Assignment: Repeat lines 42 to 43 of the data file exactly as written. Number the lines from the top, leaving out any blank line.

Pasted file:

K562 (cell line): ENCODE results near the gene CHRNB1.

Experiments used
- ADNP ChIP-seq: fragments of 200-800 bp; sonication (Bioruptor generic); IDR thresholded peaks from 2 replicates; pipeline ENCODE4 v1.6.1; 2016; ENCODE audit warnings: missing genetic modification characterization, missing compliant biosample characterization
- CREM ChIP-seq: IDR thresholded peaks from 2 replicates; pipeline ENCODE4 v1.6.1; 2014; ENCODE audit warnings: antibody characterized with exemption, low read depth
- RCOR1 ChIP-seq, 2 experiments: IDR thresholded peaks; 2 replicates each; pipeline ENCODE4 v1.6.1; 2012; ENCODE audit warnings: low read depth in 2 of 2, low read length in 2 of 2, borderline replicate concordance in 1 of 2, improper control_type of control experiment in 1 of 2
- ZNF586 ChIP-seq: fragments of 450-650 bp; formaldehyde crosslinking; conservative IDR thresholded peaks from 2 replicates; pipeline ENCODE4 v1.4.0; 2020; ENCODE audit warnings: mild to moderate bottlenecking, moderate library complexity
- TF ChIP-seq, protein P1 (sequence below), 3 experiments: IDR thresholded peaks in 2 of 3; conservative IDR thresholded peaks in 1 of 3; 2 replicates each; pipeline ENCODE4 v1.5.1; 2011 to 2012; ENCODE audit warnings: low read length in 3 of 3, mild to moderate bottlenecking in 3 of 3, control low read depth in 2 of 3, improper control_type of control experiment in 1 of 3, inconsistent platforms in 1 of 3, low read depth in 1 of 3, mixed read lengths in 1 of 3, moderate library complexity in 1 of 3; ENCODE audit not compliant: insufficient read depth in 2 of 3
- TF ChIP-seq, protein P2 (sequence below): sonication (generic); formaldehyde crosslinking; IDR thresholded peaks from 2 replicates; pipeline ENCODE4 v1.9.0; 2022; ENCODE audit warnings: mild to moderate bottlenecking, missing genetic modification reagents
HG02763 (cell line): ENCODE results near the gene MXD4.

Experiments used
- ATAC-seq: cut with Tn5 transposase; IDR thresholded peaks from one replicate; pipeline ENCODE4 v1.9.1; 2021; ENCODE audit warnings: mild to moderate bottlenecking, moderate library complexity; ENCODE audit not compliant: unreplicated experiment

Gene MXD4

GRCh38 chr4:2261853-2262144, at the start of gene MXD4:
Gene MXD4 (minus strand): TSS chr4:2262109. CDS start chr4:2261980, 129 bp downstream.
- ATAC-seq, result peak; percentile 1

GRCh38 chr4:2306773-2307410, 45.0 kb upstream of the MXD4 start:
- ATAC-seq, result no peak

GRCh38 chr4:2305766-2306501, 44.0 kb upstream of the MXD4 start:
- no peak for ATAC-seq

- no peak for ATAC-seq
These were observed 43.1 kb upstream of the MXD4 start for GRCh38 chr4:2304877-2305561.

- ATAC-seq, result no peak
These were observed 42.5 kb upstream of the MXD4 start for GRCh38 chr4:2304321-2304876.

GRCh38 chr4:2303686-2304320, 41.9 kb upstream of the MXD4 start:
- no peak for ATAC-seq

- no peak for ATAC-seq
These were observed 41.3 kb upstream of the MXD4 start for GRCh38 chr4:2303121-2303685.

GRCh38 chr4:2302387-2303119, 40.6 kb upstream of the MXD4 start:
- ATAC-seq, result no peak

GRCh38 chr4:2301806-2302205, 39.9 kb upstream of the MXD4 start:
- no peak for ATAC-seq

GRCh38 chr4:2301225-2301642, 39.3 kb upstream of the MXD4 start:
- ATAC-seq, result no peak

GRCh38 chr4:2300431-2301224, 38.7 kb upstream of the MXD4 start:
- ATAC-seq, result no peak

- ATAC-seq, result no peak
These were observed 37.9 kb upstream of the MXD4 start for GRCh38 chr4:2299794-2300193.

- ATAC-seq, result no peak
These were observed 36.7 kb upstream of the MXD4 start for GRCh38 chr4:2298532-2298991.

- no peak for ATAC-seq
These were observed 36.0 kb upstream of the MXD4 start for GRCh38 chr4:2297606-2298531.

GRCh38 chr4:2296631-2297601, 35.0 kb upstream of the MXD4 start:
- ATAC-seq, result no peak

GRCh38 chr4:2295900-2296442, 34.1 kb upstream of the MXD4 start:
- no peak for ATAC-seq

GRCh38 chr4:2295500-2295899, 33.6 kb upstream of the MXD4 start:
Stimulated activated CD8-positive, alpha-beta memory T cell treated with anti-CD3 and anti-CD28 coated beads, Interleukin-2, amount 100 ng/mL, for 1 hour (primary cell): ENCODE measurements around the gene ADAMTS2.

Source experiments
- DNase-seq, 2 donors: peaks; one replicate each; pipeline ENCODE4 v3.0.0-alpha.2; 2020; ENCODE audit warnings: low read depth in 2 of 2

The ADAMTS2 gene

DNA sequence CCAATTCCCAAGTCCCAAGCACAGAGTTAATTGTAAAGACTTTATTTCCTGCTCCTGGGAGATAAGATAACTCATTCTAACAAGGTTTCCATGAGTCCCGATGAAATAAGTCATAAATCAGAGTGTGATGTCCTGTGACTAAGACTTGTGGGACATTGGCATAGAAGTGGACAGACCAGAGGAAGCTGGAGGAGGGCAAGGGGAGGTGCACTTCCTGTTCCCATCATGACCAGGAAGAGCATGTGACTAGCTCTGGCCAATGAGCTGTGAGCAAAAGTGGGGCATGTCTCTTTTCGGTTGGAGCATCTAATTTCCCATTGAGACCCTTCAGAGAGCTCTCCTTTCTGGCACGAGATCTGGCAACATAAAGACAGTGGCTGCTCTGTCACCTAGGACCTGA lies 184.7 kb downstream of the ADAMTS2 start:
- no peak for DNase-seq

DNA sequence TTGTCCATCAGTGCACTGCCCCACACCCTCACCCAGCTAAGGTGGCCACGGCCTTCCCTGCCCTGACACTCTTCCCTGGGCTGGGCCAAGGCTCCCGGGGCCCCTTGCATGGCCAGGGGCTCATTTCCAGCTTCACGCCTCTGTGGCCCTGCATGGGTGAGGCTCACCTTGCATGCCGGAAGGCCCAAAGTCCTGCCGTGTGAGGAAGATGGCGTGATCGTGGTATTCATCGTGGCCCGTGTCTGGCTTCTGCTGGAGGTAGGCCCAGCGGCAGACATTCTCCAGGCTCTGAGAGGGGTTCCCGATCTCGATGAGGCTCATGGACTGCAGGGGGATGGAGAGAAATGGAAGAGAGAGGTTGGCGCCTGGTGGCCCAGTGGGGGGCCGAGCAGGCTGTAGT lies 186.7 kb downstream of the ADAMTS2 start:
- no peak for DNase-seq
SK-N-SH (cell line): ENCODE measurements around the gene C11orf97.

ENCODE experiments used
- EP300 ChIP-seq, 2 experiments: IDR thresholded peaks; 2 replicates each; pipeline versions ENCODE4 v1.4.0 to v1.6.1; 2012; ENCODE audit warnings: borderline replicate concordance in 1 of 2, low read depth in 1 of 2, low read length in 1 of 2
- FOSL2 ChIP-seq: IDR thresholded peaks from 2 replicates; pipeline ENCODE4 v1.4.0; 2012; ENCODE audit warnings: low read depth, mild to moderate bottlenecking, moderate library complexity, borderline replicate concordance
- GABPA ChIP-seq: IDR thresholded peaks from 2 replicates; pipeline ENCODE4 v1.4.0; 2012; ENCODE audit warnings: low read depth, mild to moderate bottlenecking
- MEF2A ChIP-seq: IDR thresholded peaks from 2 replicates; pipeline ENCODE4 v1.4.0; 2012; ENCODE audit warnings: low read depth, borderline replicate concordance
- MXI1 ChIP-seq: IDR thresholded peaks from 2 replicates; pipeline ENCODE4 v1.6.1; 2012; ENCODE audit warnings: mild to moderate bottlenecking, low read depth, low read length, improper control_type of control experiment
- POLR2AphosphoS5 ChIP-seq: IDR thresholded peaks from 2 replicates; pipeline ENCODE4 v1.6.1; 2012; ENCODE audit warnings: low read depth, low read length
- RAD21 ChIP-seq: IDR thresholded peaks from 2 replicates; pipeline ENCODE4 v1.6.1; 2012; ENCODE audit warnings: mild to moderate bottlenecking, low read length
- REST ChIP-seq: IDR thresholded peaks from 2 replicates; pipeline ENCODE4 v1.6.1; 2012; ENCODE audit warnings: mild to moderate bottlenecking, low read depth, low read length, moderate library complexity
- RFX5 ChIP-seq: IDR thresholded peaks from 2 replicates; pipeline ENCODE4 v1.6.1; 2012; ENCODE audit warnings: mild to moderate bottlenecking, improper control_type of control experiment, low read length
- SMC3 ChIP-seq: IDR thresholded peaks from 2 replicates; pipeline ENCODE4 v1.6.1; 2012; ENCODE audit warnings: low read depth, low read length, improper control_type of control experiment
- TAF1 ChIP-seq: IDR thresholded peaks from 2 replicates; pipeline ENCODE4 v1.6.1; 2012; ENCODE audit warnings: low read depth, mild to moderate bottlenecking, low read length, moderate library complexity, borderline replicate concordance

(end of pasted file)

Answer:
GRCh38 chr4:2296631-2297601, 35.0 kb upstream of the MXD4 start:
- ATAC-seq, result no peak